POSTNOTE: The video of Jim Northrup and others is part of a series of ten interviews with Minnesota Peacemakers prepared in May and June of 2014 by Ehtasham Anwar and Suhail Abro, both from Pakistan, who were in the Fulbright program of the Human Rights Center of UofM Law School. I’m very proud I could be involved with them on this major project. The remaining interviews will be at the Global Solutions MN website from time to time over the next weeks and months.


from Frank: Dick: You are doing incredible service through this site. “VIETNAM War” is a
nightmare for most of us who lived through that time. I’ve had some time
with and know the different but equally horrific sufferings of younger men
and women who are/have been terrorized by this Endless War. One that my dad
and his generation of valiant souls thought they had “ended” when The Atomic
Bomb was dropped… on my first birthday … and back then it was also the
Catholic feast of The Transfiguration! Frank

from Christina: Jim Northrups part of the program was very good, very interesting and very sad. Why do we settle things with violence rather than diplomacy? It makes me think of the song, “Where have all the flowers gone? Where have all the young men gone etc. When will they ever learn? When will they ever learn?”

From a friend: Sometimes war precedes peace. I don’t favor war just to kill and fight; but I do believe war is needed to stop fighting radicals.

Response from Dick: I don’t know what the writer means by “radicals”. There are “radicals” on all sides, I suppose. Whether small or large, down to interpersonal, wars won by overpowering or humiliating the vanquished simply beget the next war. Somewhat related, Jeff send along an interesting discussion of differences in negotiating differences. You can read it here.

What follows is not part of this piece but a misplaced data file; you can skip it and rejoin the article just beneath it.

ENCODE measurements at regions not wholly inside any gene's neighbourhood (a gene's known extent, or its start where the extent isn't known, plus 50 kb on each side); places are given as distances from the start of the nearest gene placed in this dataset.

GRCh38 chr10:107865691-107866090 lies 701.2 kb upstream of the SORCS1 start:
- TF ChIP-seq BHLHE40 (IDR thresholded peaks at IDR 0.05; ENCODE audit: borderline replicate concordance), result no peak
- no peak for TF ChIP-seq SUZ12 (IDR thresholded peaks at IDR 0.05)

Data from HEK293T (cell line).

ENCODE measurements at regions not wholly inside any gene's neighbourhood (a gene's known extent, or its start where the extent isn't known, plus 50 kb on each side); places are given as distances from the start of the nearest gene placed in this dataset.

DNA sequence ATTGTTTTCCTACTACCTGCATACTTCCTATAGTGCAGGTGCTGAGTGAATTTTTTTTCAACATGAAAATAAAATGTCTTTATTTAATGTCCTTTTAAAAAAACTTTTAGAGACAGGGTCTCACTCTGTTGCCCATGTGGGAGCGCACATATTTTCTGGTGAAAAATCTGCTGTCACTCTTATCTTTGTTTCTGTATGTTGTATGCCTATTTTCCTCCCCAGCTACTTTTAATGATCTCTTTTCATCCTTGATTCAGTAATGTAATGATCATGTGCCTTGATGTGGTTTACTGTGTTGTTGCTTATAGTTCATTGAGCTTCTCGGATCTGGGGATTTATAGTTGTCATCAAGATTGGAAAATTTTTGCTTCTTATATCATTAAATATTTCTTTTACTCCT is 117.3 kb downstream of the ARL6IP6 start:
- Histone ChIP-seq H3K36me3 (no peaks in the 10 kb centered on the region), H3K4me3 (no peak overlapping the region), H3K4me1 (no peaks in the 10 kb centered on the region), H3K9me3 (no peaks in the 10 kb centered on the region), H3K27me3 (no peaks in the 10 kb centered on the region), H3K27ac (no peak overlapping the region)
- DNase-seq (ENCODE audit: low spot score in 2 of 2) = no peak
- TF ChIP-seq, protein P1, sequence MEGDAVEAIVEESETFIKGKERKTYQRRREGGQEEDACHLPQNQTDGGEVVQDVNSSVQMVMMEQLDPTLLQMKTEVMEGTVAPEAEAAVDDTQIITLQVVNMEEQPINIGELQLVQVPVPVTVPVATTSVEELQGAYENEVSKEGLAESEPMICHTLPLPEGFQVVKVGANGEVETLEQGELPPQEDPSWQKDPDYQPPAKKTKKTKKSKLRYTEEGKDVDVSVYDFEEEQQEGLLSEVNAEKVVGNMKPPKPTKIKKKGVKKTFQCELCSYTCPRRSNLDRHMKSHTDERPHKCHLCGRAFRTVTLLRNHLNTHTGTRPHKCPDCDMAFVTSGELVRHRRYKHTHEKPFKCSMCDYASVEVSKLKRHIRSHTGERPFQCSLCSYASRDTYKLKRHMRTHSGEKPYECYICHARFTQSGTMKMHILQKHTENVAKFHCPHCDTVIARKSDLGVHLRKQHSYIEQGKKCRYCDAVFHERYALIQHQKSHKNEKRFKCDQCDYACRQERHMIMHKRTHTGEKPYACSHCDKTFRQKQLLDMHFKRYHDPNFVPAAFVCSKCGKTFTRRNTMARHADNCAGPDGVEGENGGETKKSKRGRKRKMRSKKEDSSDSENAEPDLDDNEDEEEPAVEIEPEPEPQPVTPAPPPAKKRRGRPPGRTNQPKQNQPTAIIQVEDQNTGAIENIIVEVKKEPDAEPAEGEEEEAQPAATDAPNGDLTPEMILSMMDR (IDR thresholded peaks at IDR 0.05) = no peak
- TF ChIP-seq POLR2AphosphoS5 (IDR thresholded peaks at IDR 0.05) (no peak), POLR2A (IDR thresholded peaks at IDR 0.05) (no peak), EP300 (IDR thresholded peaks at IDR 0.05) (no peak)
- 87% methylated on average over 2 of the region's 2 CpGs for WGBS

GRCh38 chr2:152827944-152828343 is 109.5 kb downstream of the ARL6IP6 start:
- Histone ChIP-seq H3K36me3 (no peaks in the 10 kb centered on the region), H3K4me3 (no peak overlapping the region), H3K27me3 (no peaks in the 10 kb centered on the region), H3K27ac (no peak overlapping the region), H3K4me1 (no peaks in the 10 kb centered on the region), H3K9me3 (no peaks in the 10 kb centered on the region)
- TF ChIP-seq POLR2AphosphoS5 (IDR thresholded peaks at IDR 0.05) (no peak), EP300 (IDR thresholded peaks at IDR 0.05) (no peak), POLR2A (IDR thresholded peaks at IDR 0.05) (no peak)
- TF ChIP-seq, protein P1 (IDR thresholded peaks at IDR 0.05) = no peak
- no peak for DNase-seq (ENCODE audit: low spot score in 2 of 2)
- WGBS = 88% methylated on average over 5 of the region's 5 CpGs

Michael sends along a very interesting commentary on what JFK had planned to do had he ran and won the 1964 election. You can read it here.

More from Michael:

Pre-note from Dick: There ensued an interesting side conversation between Michael and another friend, Ron, relating to the assassination of John F. Kennedy. Michael, who is very knowledgeable in such matters, shared the following opinion, which I in turn share with his specific permission. While I do not share his last name, he has a very long history of serious academic and personal involvement and willingness to personally engage in conversation about controversial issues such as this.

Ron started the thread: Thanks for providing that information from Michael about JFK’s plan to get out of Vietnam by the end of 1965. I was unaware of that clear evidence that that was Kennedy’s plan.

Having read that, I now wonder how much that plan of Kennedy to withdraw from Vietnam may have been the reason he was assassinated. Was LBJ himself involved in some way?

Do you (or Michael) have any comments or information about that? Is there any good source of reasoning about that and the details of who actually did the assassination?

In addition Ron asked for Michael’s opinion on 9-11-01


Well that is a big question for which there are many, well documented answers. The big problem is the power of modern propaganda so vividly illustrated by Ron’s questions.